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Understanding Cancer in Dogs

Updated: May 22

Man hugging his senior golden retriever dog.

Cancer in dogs is a topic that touches the hearts of pet owners everywhere, especially as our canine companions age. Just like humans, dogs are susceptible to various forms of cancer, with the most common types affecting the skin, digestive system, and mammary glands (breast tissue) in female dogs. This comprehensive guide aims to shed light on dog cancer, including its symptoms, causes, and treatment options, helping pet owners navigate this challenging journey with informed compassion.


Cancer in Dogs

When we talk about dog cancer, we're referring to malignant tumours—uncontrolled growths of cells that can cause disease by forming lumps and disrupting the normal function of the body's organs. However, it's crucial to understand that not all tumours are cancerous. Benign tumours, which do not spread to other parts of the body, are not classified as cancer. Malignant tumours, on the other hand, can spread and are considered cancerous.

Causes of Cancer in Dogs: Is Prevention Possible?

The exact causes of cancer in dogs can be complex and multifaceted. While certain breeds may be predisposed to specific types of cancer, and factors like spaying a female dog before two years of age can reduce the risk of mammary  (breast tumours), the links between diet, lifestyle, and cancer in dogs are still under investigation. It's important for pet owners to understand that sometimes, despite our best efforts, cancer can still occur.

Recognising Dog Cancer Symptoms

Cancer can affect any part of a dog's body, leading to a wide range of symptoms. However, many cancer symptoms are also common to other diseases, so a professional diagnosis is essential. Pet owners should be vigilant for signs such as:

  • Unexplained lumps or growths on the skin

  • Sores that do not heal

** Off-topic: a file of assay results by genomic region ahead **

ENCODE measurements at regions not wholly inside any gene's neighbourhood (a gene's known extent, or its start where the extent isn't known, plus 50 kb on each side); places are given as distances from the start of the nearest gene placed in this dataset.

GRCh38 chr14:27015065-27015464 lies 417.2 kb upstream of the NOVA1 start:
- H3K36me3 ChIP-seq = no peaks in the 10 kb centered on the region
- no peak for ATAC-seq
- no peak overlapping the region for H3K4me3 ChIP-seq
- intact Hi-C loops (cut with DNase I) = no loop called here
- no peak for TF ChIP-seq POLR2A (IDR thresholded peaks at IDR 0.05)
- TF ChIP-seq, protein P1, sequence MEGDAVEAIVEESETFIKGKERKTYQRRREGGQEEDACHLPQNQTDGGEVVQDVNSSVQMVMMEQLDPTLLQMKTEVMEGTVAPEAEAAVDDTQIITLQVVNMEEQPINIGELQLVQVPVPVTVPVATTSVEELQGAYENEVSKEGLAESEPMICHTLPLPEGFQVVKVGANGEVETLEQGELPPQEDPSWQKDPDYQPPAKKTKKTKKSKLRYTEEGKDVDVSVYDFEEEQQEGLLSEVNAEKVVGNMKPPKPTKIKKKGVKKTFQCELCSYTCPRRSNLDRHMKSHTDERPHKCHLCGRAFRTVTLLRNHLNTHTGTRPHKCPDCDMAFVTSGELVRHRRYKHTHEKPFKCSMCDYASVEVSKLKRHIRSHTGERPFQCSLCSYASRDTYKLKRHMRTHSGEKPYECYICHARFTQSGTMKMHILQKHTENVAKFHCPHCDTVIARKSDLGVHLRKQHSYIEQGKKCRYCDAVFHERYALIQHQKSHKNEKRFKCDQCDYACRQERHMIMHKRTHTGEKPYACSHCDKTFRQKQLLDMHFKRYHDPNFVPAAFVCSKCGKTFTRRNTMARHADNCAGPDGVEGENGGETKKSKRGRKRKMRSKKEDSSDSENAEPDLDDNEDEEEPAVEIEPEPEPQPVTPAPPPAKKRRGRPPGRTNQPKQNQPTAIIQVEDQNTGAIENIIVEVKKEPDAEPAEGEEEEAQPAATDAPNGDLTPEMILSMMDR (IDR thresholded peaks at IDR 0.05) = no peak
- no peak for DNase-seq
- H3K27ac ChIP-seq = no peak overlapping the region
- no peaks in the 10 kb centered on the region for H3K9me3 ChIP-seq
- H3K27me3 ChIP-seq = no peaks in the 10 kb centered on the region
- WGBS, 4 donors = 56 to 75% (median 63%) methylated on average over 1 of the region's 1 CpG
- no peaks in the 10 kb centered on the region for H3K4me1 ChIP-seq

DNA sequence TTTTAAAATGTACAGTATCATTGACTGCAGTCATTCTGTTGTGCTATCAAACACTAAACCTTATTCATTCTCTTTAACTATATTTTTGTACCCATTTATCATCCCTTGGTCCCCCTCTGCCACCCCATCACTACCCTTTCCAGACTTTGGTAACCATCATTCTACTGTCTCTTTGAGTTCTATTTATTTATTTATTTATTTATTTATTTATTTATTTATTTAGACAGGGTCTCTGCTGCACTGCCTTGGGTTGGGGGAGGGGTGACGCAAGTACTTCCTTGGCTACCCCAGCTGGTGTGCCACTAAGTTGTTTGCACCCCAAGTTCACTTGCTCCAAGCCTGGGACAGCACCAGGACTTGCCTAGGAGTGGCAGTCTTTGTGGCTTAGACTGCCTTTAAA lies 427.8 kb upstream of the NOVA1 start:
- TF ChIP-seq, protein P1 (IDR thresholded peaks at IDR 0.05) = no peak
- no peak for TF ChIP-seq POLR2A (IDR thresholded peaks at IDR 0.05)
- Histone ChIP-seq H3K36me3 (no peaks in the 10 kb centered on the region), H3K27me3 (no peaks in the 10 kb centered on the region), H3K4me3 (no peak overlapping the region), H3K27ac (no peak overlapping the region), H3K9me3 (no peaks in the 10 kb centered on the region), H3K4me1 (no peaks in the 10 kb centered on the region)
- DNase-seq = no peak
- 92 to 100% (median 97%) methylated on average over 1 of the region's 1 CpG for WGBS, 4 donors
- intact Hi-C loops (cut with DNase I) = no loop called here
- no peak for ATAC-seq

• Sudden weight loss or loss of appetite

  • Lethargy or weakness

  • Difficulty breathing or limping

  • Persistent digestive or abdominal issues

If you notice any of these dog cancer symptoms, it's crucial to consult with a veterinarian as soon as possible.

Diagnosing and Staging Dog Cancer

Diagnosing cancer in dogs typically requires more than a physical examination. Veterinarians may recommend blood tests, X-rays, ultrasound, MRI scans, or biopsies to determine the presence and type of cancer. These diagnostic tools can also help in "staging" the cancer, which involves assessing whether it has spread to other parts of the body and evaluating the dog's overall health to determine the best course of treatment.

Dog Cancer Treatment Options

Treatment for dog cancer varies depending on the type of tumour, its location, and whether it has spread. The main forms of treatment include surgery, chemotherapy, and radiotherapy, with new therapies such as photodynamic therapy and immunotherapy emerging as potential options. The goal of treatment is often to improve quality of life, slow the progression of cancer, and alleviate symptoms rather than to cure the disease outright.


Surgery is commonly used for isolated lumps that have not spread and can sometimes offer a cure. However, the feasibility of surgery depends on the tumour's location and whether it can be completely removed.


Veterinary chemotherapy aims to slow cancer's progression with minimal side effects, thanks to lower doses compared to human chemotherapy. It's often used when surgery isn't possible or to attempt to prevent recurrence.


Available only at specialist centres, radiotherapy can help manage cancer, though it typically requires multiple sessions under general anaesthesia.

Is Treatment the Right Choice?

Deciding whether to treat a dog with cancer involves considering the animal's quality of life, potential side effects of treatment, and the prognosis. Vets are committed to ensuring that pets remain pain-free, and modern pain management techniques are highly effective. Euthanasia may be considered when a pet's quality of life significantly declines, despite treatment efforts.

Prognosis: How Long Can a Dog with Cancer Live?

The prognosis for a dog with cancer varies widely based on the type of cancer, its stage at diagnosis, and the chosen treatment plan. While some dogs may live comfortably for years with proper management, others may experience a more rapid decline in health.

Facing a diagnosis of dog cancer can be daunting, but understanding the disease, its symptoms, and treatment options can empower pet owners to make informed decisions for their beloved companions. By working closely with a veterinarian, you can navigate the challenges of dog cancer with compassion and care, ensuring the best possible quality of life for your pet.

For further information, read our page on how to know it's time to say goodbye.

If you think your senior dog is struggling and want to book a palliative care appointment or an in-home euthanasia appointment, contact our team on 0800 049 5944 or


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